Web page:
I remember from early in grade school learning catechism and learning the definition of God: God is three persons in one God. Probably all of you (at least many of you) remember learning the same catechism and learning that definition of God. I always thought (and maybe you did too) that this definition of God came out of the Scriptures and was taught from the very beginning of the church, but it wasn't.
It took until the fourth century before this doctrine of the Holy Trinity was defined as a doctrine of the church. In the Scriptures there's no such definition in the Old Testament or the New Testament. What we do find is what we hear today in our Scripture lessons. We hear about how God works in our world. It's a God who loves and who is love.
In that first lesson from the Book of Deuteronomy, Moses is preaching to the people and he shares with them his sense of amazement when he says to them, "Never has there been a God who went out to look for a people and take them out from among the other nations by the strength of trials and signs … and with a firm hand and outstretched arm. … Ask of the times past. Inquire from the day when God created human beings on earth. Ask from one end of the world to the other: Has there ever been anything as extraordinary as this? Has anything like this been heard of before? Has there ever been a people who remained alive after hearing as you did the voice of the living God from the midst of fire?"
Moses is reminding them of their experience of God's love. Of all the nations in the world, God loved them, chose them to be God's special people, and guided them through their history in preparation for the coming of Jesus. Moses further on describes how God accompanied them on that long journey from slavery in Egypt to the Promised Land and helped them to establish themselves as a people. They were experiencing God's love, coming to know something about God.
In our second lesson, St. Paul, writing to the Church of Rome, "All those who live in the Spirit of God are sons and daughters of God." You remember Paul was one who had persecuted the chosen people. He had that extraordinary experience of being converted as he was walking on the way to Damascus to arrest Christians, to put them on trial to execute them, when he was knocked to the ground and heard that voice, "Why are you persecuting me?" Paul says, "Who am I persecuting?" "I am Jesus whom you persecute."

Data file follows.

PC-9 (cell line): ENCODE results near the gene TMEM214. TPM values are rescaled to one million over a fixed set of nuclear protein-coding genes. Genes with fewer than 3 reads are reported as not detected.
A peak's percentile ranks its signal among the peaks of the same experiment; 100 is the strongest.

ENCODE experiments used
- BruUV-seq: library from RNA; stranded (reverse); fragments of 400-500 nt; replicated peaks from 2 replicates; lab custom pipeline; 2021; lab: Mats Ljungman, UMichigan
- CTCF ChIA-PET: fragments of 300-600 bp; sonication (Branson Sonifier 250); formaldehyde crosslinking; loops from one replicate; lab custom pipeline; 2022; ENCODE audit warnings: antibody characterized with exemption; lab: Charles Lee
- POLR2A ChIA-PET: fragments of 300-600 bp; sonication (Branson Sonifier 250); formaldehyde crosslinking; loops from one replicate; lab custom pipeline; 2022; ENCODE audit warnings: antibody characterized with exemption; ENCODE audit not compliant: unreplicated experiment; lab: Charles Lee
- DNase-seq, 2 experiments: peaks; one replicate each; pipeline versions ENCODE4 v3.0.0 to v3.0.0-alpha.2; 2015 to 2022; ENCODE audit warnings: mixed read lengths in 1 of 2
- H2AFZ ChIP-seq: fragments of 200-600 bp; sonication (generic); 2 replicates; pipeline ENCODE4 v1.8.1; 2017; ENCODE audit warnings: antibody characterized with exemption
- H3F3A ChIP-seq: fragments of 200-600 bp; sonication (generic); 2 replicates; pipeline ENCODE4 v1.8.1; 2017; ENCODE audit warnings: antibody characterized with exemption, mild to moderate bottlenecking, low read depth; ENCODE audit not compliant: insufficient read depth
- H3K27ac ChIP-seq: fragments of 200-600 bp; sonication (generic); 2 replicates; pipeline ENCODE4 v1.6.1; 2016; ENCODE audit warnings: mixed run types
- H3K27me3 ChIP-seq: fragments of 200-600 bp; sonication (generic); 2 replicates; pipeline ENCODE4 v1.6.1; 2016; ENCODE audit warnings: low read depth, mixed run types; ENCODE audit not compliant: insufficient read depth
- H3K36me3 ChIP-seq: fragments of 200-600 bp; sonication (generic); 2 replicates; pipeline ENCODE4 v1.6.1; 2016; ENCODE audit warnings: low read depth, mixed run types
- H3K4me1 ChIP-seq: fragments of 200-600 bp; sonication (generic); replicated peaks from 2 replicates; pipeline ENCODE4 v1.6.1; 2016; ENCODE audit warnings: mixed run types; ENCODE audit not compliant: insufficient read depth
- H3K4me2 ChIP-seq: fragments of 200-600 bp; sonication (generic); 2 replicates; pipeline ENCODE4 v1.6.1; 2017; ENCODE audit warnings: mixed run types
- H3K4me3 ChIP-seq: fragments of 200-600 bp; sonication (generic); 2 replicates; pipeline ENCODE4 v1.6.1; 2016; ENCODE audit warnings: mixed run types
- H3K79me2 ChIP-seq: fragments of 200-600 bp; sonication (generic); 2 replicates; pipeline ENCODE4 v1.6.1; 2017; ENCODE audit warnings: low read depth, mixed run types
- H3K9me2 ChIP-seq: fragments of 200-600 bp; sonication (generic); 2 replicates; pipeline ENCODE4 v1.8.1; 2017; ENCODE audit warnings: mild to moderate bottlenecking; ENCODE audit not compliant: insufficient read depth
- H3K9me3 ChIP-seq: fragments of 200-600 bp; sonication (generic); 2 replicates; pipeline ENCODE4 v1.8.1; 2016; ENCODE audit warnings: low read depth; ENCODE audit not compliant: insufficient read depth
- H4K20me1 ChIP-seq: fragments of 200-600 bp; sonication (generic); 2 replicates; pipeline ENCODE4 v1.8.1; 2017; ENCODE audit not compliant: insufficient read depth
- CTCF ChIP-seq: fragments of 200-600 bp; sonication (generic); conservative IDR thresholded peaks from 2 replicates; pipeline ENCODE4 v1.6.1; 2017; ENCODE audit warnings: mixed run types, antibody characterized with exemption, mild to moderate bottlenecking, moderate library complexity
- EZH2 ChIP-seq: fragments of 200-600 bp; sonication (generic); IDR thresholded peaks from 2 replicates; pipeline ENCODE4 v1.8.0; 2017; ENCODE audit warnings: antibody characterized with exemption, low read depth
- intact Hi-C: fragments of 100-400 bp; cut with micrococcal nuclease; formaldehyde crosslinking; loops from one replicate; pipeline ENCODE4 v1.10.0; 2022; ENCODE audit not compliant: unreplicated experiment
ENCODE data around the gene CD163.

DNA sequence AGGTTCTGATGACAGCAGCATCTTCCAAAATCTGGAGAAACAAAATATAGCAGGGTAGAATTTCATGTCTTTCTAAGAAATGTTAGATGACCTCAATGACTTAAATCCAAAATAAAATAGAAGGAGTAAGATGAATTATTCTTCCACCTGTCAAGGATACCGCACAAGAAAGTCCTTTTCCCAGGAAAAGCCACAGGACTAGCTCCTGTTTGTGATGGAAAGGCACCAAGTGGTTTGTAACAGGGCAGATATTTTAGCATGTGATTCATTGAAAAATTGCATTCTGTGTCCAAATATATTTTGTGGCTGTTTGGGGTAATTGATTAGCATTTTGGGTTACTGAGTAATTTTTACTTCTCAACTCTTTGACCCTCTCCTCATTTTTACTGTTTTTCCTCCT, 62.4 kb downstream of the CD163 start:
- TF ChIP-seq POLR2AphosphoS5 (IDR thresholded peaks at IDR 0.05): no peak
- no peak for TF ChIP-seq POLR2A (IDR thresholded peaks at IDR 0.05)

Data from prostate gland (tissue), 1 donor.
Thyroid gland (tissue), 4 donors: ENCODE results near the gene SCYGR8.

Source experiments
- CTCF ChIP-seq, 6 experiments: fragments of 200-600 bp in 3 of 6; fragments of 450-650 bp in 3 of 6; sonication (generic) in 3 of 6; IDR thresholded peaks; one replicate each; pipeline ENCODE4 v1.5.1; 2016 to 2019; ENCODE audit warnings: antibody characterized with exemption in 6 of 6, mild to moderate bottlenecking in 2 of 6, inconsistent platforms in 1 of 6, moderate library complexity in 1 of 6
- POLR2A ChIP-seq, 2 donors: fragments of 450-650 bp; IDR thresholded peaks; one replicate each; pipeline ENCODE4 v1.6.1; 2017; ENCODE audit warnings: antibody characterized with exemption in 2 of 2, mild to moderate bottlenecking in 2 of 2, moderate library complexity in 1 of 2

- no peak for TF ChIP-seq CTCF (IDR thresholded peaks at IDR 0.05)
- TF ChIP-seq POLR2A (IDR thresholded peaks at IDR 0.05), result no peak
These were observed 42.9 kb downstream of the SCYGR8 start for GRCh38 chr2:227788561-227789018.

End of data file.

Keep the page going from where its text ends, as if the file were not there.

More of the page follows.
Paul got up from the ground and found his way back to Jerusalem to meet with the other first Christians to become part of that community. Paul had that profound experience of God choosing him in such a very special way, God showing again, God's love, undeserved, unasked for, but there — God's love. That's a constant story of God in the Scriptures: A God of love who reaches out to draw all of us to God's self, to enable us to live with the very life of God.
This action of God in the world is what leads us to understand something about the nature of God that could lead us in a way to some, at least remote understanding of God as eternity. You remember in the First Letter of John, in Chapter 4, where John says, "God is love. Where there is love there is God," and then to emphasize it he says, "And this is the love I mean: Not that we loved God because God has loved us, no, God first loved us."
We don't earn the love of God. God first loved us, drew us into being because God loved us, sustains us in every moment of our lives. We wouldn't exist if it weren't for the ever-constant love of God. For me, each one of us, every person in this universe, on this planet — all of the universe is in existence only because God loved it into being. Because God is love we get a sense when someone loves, there is a beloved, the bond between the two of them: Father, Son, Spirit.
So, in some dim way, understanding God is love, we begin to see that God is a community of persons where love is the binding force, where love is the very source of the being of God. Of course when God calls us into existence, God calls us to live according to God's ways. God sent Jesus, the Son of God, the "Word of God" as John calls him in the beginning of the Gospel. Jesus comes into our human family to be the visible image of the invisible God, the unknowable God. Every action in the life of Jesus is an expression of love.